This Renegade Health article shows us 7 toxic food additives we should avoid.
Unfortunately, though generally regarded as safe, many food additives have not been tested for their effects on health over long-term ingestion. The FDA and USDA supervise and regulate the use of these additives, but people who have special diets, allergies, or food intolerance are on their own when it comes to watching out for potentially harmful ingredients in their foods.
Below are seven food additives that you may want to avoid, as they have been linked to certain health problems.
1. Monosodium Glutamate (MSG)
A salt of the amino acid “glutamic acid (glutamate),” MSG is a flavor enhancer used in a variety of processed foods including spicy corn chips, soups, Chinese foods, ranch dressing, sausages, hot dogs, barbequed meats, processed deli meats, and more. Researchers from the University of North Carolina at Chapel Hill School of Public health published a study in 2009 showing that Chinese men and women that used MSG in their food (via commercially processed foods) were more likely to be overweight or obese than those who didn’t—even though they had the same amount of physical activity and calorie intake. MSG is also linked with headaches, asthma, dizziness, and tightness in the chest. Look for MSG, glutamate, glutamic acid, yeast extract, autolyzed yeast, autolyzed soy protein, textured vegetable protein, and sodium caseinate.
2. Sodium Nitrite
Used as a preservative in meat and fish products, sodium nitrite is an inorganic compound that helps meat look red and fresh. Unfortunately, nitrites can be converted to nitrosamines, which are known causes of cancer in animals. A University of Hawaii study of nearly 200,000 men and women found that people who consumed the most processed meats showed a 67 percent increased risk of pancreatic cancer over those who consumed little. American Cancer Society researchers reported that a high consumption of processed meat over 10 years was associated with a 50 percent increased risk in colon cancer.
3. BHA & BHT
Used to prevent oxidation and retard rancidity in oil-containing foods, these additives have been linked to cancer. The International Agency for Research on Cancer, part of the World Health Organization, considers BHA to be possibly carcinogenic to humans, and the State of California has listed it as a carcinogen. Animal studies have shown BHA to cause growth retardation and cancer in the forestomach.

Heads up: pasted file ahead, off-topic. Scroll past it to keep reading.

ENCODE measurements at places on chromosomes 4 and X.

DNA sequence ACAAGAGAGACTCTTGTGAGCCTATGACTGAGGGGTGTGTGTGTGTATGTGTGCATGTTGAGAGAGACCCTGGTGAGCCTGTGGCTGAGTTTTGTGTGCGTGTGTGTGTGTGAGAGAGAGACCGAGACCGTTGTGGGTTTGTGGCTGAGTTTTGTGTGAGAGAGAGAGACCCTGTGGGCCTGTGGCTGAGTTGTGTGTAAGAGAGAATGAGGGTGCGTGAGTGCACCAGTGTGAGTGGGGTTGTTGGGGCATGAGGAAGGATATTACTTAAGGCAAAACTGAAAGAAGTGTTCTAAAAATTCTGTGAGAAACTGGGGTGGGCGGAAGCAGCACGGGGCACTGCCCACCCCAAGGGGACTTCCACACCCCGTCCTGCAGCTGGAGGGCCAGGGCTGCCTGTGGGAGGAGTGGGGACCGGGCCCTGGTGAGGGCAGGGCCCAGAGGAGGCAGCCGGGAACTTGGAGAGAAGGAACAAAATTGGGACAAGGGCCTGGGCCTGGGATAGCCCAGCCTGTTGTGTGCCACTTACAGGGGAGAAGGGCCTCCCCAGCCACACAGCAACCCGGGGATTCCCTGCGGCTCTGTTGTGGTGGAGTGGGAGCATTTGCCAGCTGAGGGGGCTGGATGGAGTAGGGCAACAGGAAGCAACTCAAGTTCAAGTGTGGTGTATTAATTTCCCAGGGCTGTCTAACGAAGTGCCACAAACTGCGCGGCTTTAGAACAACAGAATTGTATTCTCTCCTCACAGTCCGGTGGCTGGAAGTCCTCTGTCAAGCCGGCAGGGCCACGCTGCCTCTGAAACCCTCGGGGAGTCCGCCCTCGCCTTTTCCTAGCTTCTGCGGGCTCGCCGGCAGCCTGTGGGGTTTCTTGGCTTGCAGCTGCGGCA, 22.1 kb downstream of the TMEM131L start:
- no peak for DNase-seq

An artificial sweetener, aspertame is sold as Equal and NutraSweet, and has been linked with migraines, seizures, vision problems, itching and hives, and obesity. A study by the American Cancer Society found that those who used the “diet” sweetener actually gained more weight than those who didn’t. A 1996 study noted animal research that revealed a high incidence of brain tumors in aspartame-fed rats. An older animal study linked aspertame with seizures.
5. Potassium Bromate
A potassium salt, this preservative is used to improve flour, strengthening the dough and allowing for higher rising. Most of the time, it breaks down to form innocuous bromide, but if the baker uses too much, or doesn’t bake the product at the right temperature, there can be some potassium bromate left that may be potentially harmful. This additive has already been banned from use in food products in the E.U., Canada, and Brazil. It has not been banned in the U.S., but in 1991 the FDA urged bakers to stop using it. A 1990 animal study found that the agent is carcinogenic in rats and toxic to man and animals when given orally. It’s been shown to induce kidney cell tumors and tumors of the thyroid. Fast food restaurants may use this additive to make their buns appear bigger, light and fluffy. Contact the production company’s corporate office to see if they have gone bromate-free.
6. Artificial Colorings (Blue, Red, Green, Yellow)
Used in all sorts of food and beverages to make them look more appealing, food colorings have been linked with several health hazards. Research suggests that some of these dyes may cause cancer. (Watch out for blues #1, #2, and #3, green #3, red #3, and yellow #6.) Red #40 has also been linked with behavioral issues like attention deficit hyperactivity disorder and obsessive-compulsive disorder. In 2011, an FDA expert panel voted against requiring warning labels on artificially colored foods, but the majority of the members stated that more research should be conducted on their safety. Look for the colorings in foods like cereals, Cheetos snacks, Pop-Tarts, fruit snacks, sports drinks, lemonade, cheese, and more.
A newer sweetener used in soft drinks and some baked goods, this additive was approved by the FDA in 1998. Considered 200 times sweeter than sugar, acesulfame-K (for “potassium”) has little safety studies behind it. Known commercially as Sunette or Sweet One, it’s sold in packet or tablet form, in chewing gum, dry mixes for beverages, instant coffee and tea, gelatin desserts, and puddings. Long-term exposure is linked to headaches, depression, nausea, mental confusion, liver and kidney problems, visual disturbances, and potentially, to cancer. A report published in the AAOHN Journal (American Association of Occupational Health Nurses) noted that additional studies need to be done to determine the potential for damage at high doses.